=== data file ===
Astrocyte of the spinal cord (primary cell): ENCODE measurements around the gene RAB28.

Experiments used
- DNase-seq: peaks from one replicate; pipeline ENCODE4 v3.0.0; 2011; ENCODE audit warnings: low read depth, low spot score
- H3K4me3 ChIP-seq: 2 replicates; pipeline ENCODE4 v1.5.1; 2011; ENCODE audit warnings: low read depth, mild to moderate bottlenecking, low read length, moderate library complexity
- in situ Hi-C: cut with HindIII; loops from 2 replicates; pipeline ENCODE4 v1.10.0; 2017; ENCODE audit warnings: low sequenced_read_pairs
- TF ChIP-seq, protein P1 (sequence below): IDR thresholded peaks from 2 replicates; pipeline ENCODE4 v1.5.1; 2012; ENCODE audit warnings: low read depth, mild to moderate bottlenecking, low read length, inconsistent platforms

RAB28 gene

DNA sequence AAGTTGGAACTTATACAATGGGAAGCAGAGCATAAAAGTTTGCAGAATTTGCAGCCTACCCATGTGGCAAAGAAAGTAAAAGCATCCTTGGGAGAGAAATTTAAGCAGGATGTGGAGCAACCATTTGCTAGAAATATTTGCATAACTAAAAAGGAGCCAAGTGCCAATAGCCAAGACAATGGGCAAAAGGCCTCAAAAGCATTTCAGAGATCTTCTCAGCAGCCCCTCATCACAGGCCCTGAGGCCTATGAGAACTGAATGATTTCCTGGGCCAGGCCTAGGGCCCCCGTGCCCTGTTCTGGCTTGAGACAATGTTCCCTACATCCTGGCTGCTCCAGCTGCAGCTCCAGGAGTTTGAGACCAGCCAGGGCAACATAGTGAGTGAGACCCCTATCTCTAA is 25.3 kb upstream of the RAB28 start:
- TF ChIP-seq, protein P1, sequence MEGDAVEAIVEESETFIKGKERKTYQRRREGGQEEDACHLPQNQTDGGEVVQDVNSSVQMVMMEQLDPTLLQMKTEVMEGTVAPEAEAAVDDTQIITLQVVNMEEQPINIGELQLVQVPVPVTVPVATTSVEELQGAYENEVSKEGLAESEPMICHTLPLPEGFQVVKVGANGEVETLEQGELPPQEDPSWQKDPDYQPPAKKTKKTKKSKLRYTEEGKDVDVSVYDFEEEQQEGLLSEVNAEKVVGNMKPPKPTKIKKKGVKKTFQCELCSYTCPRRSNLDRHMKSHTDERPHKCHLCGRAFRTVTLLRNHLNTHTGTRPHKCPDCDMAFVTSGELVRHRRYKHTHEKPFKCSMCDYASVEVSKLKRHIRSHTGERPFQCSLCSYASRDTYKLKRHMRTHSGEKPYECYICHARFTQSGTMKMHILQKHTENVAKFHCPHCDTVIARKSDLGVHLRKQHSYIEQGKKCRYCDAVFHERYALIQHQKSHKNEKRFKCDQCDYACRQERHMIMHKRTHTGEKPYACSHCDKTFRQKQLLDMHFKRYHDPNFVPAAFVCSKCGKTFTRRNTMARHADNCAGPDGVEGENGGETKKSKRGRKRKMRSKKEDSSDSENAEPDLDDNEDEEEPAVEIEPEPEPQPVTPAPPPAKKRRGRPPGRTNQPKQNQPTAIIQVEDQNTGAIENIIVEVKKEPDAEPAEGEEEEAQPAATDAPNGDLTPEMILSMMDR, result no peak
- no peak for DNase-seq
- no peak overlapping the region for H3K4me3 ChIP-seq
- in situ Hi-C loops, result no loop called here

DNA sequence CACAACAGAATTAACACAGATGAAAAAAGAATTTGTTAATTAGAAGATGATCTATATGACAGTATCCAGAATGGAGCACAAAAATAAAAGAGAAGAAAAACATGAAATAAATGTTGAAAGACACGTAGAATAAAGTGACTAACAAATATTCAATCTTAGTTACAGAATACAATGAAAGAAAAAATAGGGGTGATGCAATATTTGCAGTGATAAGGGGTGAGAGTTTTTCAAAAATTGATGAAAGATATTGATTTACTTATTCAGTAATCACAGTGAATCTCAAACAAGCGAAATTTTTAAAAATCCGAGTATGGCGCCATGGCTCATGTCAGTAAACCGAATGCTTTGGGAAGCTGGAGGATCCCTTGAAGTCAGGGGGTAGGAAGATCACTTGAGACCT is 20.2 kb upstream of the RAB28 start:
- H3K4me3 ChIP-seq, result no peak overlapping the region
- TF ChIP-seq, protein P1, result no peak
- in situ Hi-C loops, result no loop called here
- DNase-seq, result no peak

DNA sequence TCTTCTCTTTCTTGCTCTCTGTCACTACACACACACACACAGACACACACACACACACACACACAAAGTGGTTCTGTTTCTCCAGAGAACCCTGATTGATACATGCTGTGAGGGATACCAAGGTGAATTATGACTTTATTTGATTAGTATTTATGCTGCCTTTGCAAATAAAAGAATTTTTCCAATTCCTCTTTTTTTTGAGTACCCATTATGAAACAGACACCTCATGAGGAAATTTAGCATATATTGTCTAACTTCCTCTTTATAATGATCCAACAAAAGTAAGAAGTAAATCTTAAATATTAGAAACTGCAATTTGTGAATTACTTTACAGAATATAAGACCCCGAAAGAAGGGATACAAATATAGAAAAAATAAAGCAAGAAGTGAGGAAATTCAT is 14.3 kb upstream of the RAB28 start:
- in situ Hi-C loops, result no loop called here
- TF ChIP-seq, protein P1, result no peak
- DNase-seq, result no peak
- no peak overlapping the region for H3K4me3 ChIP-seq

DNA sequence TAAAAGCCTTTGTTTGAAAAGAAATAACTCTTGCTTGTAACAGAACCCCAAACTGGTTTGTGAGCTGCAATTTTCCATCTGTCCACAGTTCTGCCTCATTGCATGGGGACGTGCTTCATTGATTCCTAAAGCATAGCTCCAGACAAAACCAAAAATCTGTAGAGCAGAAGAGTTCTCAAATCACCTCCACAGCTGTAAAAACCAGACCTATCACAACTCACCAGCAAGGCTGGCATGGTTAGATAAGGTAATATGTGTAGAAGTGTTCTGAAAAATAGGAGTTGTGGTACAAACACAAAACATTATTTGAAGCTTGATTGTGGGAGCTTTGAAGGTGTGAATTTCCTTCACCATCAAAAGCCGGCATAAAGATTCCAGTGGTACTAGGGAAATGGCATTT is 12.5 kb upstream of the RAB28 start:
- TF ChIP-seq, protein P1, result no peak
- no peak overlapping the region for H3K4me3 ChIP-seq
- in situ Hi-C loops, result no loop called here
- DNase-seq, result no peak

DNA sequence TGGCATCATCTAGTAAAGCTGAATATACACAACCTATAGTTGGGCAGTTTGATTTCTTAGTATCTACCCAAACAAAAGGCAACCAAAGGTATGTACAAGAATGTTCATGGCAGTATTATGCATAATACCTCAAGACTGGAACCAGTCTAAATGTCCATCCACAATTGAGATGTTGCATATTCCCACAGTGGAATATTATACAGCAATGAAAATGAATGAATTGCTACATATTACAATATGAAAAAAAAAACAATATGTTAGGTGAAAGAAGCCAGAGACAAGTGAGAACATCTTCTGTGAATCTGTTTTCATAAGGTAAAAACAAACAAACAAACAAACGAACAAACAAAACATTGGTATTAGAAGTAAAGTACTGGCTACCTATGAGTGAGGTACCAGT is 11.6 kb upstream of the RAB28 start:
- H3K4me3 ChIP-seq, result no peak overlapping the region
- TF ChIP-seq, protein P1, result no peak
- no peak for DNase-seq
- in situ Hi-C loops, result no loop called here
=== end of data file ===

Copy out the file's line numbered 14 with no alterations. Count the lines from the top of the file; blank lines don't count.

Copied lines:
- H3K4me3 ChIP-seq, result no peak overlapping the region